Doc, you gonna give me an MRI?


Having practiced medicine for over 30 years, I have noticed numerous significant developments. When I was in medical school, the human immunodeficiency virus and the entire AIDS syndrome was really an unknown entity. Also, a very interesting area of technology, Magnetic Resonance Imaging or MRI was in its infancy. This type of imaging was applied to the evaluation of musculoskeletal problems and provided amazing insight into the anatomy of the musculoskeletal system. This was considered to be a substantial boon in the evaluation of many musculoskeletal problems. The use of MRI was rapidly applied to problems such as back pain and areas of disc degeneration and disc dessication were identified with greater clarity than ever before. In certain regions of the United States, surgeons began operating on these degenerative discs. Unfortunately, a generation of so-called failed back syndromes followed as people did not improve as anticipated after their back surgery. A seminal publication in the early 1990’s was entitled “MRI, Terrific Test or Tar Baby”. It highlighted the fact that some of the anatomic features identified on MRI were actually normal age-related changes and frequently found in people with no back pain. They were not indications for surgery. I find this lesson is one of the hardest to learn in the assessment of patients with musculoskeletal problems. I also find that patients seem to have a disproportionate amount of faith in MRI technology and view it as a truth serum. Earlier in my career, I tried to convince patients not to have MRI’s as I thought my clinical examination was more important to them. I’m not sure I succeeded in winning many of those arguments.

The MRI is a very valuable tool at ruling out sinister problems in the musculoskeletal system. It is a very sensitive modality to rule out tumors, infections or subtle fractures that are not obvious on plain x-ray. This is especially true in the assessment of spinal pain patients. After this incredibly useful component of MRI technology, it frequently reveals age-related degenerative changes. These age-related degenerative changes are present in many people who have no symptoms despite the degeneration in that particular body part. For example, 60% of 60-year old men have tears in their rotator cuff on MRI despite having no symptoms in their shoulder. 50% of men who are 50 have horizontal cleavage tears of their medial meniscus in both knees but have no symptoms. The majority of people over the age of 40 will have degenerative changes in their cervical and lumbar spines but have no symptoms.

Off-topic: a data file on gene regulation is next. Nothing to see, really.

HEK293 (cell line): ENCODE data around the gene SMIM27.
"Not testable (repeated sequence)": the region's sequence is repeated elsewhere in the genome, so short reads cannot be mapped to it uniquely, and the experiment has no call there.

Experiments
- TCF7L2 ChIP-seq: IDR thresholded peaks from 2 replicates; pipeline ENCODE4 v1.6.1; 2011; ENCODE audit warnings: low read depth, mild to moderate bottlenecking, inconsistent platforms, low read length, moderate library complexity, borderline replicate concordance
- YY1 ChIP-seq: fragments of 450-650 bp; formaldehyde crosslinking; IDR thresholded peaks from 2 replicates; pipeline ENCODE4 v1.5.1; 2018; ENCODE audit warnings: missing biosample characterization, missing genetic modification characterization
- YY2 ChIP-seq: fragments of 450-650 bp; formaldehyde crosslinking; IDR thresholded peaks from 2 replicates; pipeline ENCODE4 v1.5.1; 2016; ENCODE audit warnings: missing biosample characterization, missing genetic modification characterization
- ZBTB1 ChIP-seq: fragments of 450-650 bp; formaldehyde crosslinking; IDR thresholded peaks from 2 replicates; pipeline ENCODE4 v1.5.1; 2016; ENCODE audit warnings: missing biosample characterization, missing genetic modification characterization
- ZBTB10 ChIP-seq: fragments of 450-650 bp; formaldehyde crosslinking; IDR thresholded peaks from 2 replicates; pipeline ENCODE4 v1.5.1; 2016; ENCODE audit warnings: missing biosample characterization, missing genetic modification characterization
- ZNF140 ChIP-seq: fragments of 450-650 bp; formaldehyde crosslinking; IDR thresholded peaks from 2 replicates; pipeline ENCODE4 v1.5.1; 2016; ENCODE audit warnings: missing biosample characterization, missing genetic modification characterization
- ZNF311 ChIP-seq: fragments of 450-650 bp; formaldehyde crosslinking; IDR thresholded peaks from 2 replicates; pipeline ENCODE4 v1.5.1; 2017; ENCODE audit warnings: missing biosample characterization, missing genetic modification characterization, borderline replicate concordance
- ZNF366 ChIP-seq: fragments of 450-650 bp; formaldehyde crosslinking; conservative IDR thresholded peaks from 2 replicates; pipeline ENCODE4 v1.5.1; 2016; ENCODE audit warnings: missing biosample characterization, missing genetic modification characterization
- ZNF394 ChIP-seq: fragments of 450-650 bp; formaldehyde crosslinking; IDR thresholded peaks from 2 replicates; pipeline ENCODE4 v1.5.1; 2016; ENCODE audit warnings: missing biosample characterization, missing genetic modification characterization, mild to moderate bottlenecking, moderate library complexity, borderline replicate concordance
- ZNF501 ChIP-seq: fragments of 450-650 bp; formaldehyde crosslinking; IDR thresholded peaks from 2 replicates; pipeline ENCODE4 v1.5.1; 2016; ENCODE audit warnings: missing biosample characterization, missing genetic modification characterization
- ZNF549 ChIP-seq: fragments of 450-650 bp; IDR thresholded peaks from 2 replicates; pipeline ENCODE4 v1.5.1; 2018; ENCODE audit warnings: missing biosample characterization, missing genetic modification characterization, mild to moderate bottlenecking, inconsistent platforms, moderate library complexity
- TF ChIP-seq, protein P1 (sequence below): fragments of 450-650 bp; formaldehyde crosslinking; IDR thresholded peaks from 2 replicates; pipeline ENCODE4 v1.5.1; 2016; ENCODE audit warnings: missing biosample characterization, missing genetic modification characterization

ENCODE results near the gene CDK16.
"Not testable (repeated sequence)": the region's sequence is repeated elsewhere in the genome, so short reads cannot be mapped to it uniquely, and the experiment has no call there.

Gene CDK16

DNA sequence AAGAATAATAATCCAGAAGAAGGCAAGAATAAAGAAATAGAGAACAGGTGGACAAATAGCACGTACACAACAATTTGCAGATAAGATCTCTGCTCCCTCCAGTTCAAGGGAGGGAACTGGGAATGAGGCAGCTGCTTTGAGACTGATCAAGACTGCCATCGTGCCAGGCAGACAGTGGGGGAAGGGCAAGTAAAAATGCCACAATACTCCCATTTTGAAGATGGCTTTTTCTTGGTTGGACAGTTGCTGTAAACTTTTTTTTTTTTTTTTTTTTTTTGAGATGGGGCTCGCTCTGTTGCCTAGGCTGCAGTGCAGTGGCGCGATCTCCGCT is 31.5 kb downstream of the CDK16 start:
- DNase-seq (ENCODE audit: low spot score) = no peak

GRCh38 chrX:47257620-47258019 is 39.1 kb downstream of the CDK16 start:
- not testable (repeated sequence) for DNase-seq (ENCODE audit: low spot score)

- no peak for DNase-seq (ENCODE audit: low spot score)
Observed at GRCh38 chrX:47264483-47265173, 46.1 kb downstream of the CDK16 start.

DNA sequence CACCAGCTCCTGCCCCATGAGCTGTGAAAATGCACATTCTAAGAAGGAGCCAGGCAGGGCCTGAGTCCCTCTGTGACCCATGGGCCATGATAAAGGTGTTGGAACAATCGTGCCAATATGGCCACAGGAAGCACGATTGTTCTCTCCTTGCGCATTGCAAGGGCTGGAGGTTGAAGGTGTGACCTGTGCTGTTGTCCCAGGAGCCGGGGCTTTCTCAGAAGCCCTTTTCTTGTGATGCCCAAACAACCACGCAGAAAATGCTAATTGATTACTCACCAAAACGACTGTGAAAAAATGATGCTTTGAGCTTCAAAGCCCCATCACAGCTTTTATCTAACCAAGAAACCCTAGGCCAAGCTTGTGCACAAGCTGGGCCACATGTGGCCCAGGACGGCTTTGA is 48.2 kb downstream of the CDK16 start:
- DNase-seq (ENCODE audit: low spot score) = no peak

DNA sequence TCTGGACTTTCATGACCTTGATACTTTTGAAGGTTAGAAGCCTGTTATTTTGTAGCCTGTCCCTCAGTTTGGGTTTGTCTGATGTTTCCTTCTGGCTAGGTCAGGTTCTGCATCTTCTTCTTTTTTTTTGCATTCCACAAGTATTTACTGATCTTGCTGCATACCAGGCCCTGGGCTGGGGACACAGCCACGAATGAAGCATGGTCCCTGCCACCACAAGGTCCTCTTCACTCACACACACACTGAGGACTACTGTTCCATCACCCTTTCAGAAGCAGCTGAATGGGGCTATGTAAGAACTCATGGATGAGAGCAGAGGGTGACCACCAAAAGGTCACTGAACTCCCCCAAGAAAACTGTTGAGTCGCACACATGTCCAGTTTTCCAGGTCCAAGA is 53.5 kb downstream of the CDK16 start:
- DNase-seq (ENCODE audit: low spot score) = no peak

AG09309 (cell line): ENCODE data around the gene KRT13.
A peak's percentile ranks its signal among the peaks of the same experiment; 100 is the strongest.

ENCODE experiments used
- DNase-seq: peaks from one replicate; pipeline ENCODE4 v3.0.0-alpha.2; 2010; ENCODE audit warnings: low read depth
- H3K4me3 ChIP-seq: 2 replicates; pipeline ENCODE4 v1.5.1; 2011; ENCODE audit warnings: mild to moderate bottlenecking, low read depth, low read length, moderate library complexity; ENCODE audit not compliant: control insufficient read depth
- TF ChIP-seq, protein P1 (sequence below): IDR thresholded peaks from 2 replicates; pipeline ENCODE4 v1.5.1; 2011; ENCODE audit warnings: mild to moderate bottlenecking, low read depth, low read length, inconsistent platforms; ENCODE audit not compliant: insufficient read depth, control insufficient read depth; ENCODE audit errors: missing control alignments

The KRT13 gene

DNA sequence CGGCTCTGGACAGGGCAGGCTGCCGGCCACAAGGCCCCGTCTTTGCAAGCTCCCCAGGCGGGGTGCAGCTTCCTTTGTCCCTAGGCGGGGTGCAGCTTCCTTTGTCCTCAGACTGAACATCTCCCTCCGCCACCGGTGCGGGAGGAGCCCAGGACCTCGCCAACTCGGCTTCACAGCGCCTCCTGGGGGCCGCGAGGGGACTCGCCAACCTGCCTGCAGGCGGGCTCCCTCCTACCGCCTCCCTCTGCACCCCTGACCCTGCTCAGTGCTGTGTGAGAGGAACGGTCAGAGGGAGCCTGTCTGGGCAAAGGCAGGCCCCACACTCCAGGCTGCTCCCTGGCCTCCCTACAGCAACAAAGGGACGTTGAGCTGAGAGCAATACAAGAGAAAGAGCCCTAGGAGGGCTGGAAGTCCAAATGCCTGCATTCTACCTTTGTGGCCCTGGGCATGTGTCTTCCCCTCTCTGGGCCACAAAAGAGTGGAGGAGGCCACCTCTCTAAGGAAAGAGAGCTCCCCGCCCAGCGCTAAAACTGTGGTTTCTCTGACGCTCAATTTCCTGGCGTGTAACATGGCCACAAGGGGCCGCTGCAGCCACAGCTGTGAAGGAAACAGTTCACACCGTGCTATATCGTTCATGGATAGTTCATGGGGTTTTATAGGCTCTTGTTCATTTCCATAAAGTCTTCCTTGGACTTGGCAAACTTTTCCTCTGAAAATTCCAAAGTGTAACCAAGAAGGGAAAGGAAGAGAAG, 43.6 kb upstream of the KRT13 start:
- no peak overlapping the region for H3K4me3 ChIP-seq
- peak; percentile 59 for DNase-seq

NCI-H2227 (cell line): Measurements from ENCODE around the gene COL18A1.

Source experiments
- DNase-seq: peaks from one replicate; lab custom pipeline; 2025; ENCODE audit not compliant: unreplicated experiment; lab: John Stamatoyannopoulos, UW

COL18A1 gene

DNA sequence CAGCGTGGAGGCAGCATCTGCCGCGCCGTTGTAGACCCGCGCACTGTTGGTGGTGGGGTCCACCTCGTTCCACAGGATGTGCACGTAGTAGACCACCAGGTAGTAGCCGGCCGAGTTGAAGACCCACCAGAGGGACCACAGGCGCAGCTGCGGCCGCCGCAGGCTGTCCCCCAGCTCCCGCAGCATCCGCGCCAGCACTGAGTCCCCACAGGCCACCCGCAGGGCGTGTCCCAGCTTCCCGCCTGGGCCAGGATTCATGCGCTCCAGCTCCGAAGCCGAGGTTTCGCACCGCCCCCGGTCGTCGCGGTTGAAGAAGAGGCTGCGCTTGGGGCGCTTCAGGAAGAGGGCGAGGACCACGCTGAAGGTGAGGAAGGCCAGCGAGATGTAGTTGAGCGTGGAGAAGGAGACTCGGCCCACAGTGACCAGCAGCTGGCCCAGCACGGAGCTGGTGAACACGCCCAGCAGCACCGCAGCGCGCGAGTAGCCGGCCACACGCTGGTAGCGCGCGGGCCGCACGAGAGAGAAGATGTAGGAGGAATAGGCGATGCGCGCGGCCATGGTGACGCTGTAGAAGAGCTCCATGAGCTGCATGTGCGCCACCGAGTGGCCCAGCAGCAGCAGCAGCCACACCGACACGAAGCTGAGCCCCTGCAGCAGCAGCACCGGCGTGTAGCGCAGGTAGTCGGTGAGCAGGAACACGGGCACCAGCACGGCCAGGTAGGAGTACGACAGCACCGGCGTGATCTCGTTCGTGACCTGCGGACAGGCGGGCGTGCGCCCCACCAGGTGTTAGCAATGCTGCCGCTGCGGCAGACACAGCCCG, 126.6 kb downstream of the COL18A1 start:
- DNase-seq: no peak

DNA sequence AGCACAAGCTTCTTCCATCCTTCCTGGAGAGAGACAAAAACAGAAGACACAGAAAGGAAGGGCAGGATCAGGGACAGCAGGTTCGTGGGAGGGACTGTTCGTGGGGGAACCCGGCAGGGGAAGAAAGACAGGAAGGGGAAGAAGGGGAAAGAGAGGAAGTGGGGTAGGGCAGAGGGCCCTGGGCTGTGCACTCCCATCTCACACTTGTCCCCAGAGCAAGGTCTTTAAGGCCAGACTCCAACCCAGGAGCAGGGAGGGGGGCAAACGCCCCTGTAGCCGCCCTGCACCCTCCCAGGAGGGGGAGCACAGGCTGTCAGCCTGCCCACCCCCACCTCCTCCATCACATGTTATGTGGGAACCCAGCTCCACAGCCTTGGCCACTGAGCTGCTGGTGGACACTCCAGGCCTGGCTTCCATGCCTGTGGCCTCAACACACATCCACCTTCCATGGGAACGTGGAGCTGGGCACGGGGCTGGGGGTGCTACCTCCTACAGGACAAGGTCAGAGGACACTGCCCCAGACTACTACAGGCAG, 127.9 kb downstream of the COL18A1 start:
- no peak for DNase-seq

This MRI shows a disc abnormality.  This may or may not lead to pain.


This indicates that we can have degeneration of important structures without clinical findings or pain. Therefore, we need to be quite discerning when attributing pain to the findings we see on an MRI.

This poses an interesting problem to the clinician when you visit them complaining of pain in your shoulder, knee or back, without a significant episode of preceding trauma. If your shoulder simply gets sore when you’ve been doing some raking or some overhead work, and an MRI is done revealing a rotator cuff tear, did the patient tear the rotator cuff with their simple housecleaning activities? The answer is probably not. This takes us back to the notion of the perturbation: we perturb an area of degenerative change in the musculoskeletal system and this is associated with pain. The area of the perturbation will often improve with appropriate care, but the area of degeneration does not heal. I frequently tell patients that the MRI will reveal the areas of our body that are drying, rotting and degenerating, but may not reveal the area of our bodies that is responsible for our pain syndrome.

In general, abnormal findings on MRI do not justify surgical procedures, as many patients can have degeneration of those areas and full function. MRI’s are still done to rule out sinister problems and these are often driven by specific patient complaints known as red flags. In the context of red flags, MRI’s are an important part of the medical assessment. Given the fact that they have no radiation, an MRI is usually safe for the patient. Clinical evaluation will often indicate other things are the pain generator besides the area of abnormality revealed by the MRI. Also, clinical evaluation can reveal the nature of a problem in a high degree of sensitivity and specificity without the extra expense needed through the use of an MRI. A simple example would be an anterior cruciate ligament tear of the knee where an experienced clinician can demonstrate the absence or presence of a normal ACL close to 100% of the time through two or three clinical tests known as the Lachman test, the drawer test and the pivot shift test. The Lachman test in particular has an exceptionally high level of sensitivity and specificity.

I would hope that my patients would be less interested in getting an MRI and more interested in getting a thorough and comprehensive clinical assessment. I think the MRI can be a terrific test, but it can also be a tar baby where it gives us information that we find actually clouds the assessment, and causes the patients a great deal of unnecessary worry.

N Engl J Med. 1994 Jul 14;331(2):115-6.

Magnetic resonance imaging of the lumbar spine. Terrific test or tar baby?